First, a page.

Four proof-of-concept images that aim to exploit these flaws have been posted on the Web by the consultant. Each of these has the potential to crash IE 6, the latest version of Microsoft's browser, even if it has been patched with Service Pack 2.
An IM worm is also attracting Redmond's attention. MSN Messenger and America Online's Instant Messenger services are beingcontaining links that could infect a computer with a Trojan horse or dangerous worm.
The latest threat is a, which arrives in the form of an instant message from someone on the user's "friends" list. The message contains a link to a Web site, which, if clicked, loads a copy of Kirvo onto the computer.
Built for speed
Voters in Lafayette, La., approved a bond offering to , an issue that was the source of considerable friction during the past year. Residents approved the measure 12,290 to 7,507.
The city of 116,000 residents has been planning to build its own fiber-optic network for more than a year. But local phone company BellSouth and cable operator Cox Communications challenged the project.
As Lafayette goes the fiber-optic route, Cingular Wireless plans to havein 15 to 20 cities by year's end, as it tries to catch rival Verizon Wireless.
Cingular's commitment to having high-speed Internet available to 40 million Americans by January 2006 pressures No. 2 operator Verizon and No. 3 operator Sprint, which are rolling out similar networks to support new revenue-generating services such as video-on-demand.
Though they were relatively slow to catch on, wireless data services are finally being embraced in the United States--a promising sign given that each operator is spending billions of dollars to build faster networks.
At the same time, consumers are reaping the benefits of a.
Last month, SBC Communications announced a promotional offer that lets customers get one year of DSL service for $14.95 per month. And earlier this year, Verizon increased speeds and kept its price of $29.95. "Cable prices are too high when you look at what you're getting in terms of megabits per dollar," said one cable user who plans to switch to a new service called Fios, which extends a high-speed fiber network directly to consumers' homes.
Raised on video
Apple Computer may be getting ready to . Since May, the iTunes software has allowed users to play videos, movie trailers and even home movies. The store itself has begun selling a handful of music videos, with more being added each week.
Now record label sources say Apple has been in talks to start selling a much wider range of music videos through the store, probably as soon as this fall. The company also has indicated to media executives that an iPod that plays video could be unveiled as early as September. That leads some industry insiders to believe that Apple is working on an online movie store and a video playback device that does for movies what iTunes and the iPod have done for music.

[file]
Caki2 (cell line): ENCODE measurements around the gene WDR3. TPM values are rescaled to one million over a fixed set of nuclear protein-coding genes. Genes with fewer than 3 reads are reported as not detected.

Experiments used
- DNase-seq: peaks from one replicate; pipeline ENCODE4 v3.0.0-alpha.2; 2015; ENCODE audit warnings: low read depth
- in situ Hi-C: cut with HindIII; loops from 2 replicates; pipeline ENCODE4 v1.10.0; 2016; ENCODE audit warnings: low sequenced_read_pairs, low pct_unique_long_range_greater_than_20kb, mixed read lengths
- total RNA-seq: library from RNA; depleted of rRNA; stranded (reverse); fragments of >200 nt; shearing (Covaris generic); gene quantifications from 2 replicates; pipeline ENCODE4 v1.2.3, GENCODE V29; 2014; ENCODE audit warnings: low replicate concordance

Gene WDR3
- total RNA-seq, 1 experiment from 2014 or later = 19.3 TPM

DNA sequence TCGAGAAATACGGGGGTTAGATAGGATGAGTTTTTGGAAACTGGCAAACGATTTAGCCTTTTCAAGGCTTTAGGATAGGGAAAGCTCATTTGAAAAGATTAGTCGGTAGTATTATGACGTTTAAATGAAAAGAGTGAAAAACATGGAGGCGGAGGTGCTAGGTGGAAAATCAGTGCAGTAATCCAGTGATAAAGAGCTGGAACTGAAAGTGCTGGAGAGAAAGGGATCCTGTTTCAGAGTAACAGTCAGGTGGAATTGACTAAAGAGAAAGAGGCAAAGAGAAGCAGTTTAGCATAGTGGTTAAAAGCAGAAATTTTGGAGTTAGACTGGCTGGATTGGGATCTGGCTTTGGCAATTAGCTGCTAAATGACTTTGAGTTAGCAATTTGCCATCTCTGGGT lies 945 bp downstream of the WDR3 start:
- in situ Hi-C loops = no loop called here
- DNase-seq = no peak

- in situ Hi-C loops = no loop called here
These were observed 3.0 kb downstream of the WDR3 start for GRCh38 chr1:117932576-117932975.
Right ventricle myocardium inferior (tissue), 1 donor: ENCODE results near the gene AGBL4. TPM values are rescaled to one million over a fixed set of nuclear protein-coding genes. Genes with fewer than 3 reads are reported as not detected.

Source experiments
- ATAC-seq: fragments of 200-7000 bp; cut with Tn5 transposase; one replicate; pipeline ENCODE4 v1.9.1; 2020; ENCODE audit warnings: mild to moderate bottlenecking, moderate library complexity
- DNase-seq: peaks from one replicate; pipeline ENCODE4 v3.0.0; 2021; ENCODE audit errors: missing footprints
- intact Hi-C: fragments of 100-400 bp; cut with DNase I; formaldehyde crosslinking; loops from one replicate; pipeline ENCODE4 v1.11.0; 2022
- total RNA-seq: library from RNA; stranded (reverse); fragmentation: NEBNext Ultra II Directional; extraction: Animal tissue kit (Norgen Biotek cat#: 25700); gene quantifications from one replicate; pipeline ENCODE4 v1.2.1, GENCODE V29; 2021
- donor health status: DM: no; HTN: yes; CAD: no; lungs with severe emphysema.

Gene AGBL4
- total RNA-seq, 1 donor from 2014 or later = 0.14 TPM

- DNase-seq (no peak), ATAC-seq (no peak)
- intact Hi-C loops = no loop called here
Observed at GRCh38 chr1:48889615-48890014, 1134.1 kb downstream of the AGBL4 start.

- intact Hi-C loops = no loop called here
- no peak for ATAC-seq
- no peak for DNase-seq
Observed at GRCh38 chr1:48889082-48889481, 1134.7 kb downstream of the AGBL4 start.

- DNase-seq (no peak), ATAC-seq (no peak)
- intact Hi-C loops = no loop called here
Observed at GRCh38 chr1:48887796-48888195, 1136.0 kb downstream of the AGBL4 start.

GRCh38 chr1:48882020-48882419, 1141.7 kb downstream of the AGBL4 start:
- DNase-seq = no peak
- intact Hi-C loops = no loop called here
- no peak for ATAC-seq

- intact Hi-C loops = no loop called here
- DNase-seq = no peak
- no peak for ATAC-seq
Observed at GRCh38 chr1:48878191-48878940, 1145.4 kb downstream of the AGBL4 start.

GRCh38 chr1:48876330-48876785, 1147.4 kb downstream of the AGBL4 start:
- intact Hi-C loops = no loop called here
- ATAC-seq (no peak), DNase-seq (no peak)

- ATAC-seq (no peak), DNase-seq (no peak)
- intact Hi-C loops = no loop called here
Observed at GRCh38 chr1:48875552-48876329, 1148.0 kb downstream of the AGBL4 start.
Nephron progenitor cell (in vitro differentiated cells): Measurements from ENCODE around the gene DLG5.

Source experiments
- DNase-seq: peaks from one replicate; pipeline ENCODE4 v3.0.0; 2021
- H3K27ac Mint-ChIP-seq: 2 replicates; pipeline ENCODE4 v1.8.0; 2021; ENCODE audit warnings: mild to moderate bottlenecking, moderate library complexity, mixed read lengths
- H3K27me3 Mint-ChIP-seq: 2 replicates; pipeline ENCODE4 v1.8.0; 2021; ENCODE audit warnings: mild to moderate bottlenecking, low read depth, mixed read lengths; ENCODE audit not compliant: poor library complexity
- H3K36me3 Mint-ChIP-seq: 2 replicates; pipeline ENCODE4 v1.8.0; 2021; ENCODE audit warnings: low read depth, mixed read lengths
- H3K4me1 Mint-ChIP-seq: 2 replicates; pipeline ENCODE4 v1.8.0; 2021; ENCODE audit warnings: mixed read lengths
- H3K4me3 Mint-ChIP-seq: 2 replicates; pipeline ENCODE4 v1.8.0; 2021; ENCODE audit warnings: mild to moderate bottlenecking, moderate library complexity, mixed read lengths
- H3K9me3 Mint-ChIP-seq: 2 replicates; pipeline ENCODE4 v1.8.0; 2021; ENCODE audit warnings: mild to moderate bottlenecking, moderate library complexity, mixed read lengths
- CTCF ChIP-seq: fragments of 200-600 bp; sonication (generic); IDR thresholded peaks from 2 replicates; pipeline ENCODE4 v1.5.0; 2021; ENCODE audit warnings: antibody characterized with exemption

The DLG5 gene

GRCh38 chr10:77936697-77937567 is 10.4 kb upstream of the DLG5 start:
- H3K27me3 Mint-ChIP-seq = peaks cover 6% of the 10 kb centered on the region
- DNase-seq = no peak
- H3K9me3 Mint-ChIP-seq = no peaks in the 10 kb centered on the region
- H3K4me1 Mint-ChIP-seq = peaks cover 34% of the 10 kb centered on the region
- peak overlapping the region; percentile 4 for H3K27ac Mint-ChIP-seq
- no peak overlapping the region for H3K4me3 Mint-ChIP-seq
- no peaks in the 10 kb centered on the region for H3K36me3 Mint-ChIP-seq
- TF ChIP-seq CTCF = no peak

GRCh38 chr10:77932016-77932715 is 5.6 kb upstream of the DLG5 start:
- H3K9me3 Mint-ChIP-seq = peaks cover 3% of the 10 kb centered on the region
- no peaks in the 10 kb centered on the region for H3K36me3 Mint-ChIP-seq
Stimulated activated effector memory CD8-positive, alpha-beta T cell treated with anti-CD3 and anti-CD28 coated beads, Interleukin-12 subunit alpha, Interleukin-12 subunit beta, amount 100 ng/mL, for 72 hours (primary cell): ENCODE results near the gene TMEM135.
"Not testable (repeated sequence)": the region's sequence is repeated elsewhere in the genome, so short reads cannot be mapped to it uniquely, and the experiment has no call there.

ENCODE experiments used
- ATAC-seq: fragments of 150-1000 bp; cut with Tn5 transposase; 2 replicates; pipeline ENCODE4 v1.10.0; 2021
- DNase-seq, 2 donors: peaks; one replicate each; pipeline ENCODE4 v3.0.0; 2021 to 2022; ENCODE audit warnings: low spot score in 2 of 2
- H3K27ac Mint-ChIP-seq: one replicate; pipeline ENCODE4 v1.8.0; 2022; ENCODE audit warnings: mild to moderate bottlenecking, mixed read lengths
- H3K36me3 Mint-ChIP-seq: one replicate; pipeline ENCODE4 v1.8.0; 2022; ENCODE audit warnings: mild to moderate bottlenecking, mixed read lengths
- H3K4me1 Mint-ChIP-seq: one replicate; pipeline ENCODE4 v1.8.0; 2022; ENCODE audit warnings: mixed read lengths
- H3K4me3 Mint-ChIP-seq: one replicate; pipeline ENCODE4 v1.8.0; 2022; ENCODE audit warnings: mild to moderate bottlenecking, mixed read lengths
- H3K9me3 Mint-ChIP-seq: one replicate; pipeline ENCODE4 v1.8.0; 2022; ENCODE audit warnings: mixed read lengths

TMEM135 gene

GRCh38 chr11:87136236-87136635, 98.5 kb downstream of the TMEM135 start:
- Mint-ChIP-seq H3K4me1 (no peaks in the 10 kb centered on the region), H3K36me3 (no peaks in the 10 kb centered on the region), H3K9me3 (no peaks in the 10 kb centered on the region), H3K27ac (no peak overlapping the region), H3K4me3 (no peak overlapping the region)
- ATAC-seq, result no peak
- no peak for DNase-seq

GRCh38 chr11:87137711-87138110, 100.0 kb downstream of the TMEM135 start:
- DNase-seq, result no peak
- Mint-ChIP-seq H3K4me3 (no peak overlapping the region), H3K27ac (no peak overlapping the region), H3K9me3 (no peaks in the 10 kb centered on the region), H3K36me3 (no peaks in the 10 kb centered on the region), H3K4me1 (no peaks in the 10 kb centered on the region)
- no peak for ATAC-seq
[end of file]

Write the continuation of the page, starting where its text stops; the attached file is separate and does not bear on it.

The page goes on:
For Net phone operator Skype, the impact of video is clear: The company has tens of millions of users but, says the man who co-founded the company. The company's CEO demonstrated a beta video version of Skype during his keynote at the AlwaysOn conference at Stanford University.
The application is a plug-in based on Skype's core telecommunications technology and is being tested internally. Speaking from his office in Estonia, the executive did not say when the product would be ready for release.
DVD-swapping site Peerflix is talking with retailers about attracting more customers as well: The company is negotiating with retailers in an attempt to get them to offer. The company runs a site through which participants can sell DVDs to one another for 99 cents.
"You get rid of 'Caddyshack' or 'Rambo,' and pick up 'The Aviator,'" is how CEO Billy McNair described the process during an interview at the AlwaysOn Conference. "We have a guy in Florida that trades 60 movies a month."
Also of note
The open-source Firefox browser and Thunderbird e-mail client will be because of code changes that unintentionally stopped some third-party extensions from functioning correctly...Meanwhile, the for a few months...Following a scandal over sexual content, "Grand Theft Auto: San Andreas" ...A new instant-messaging worm making the rounds and drops adware on infected Windows PCs.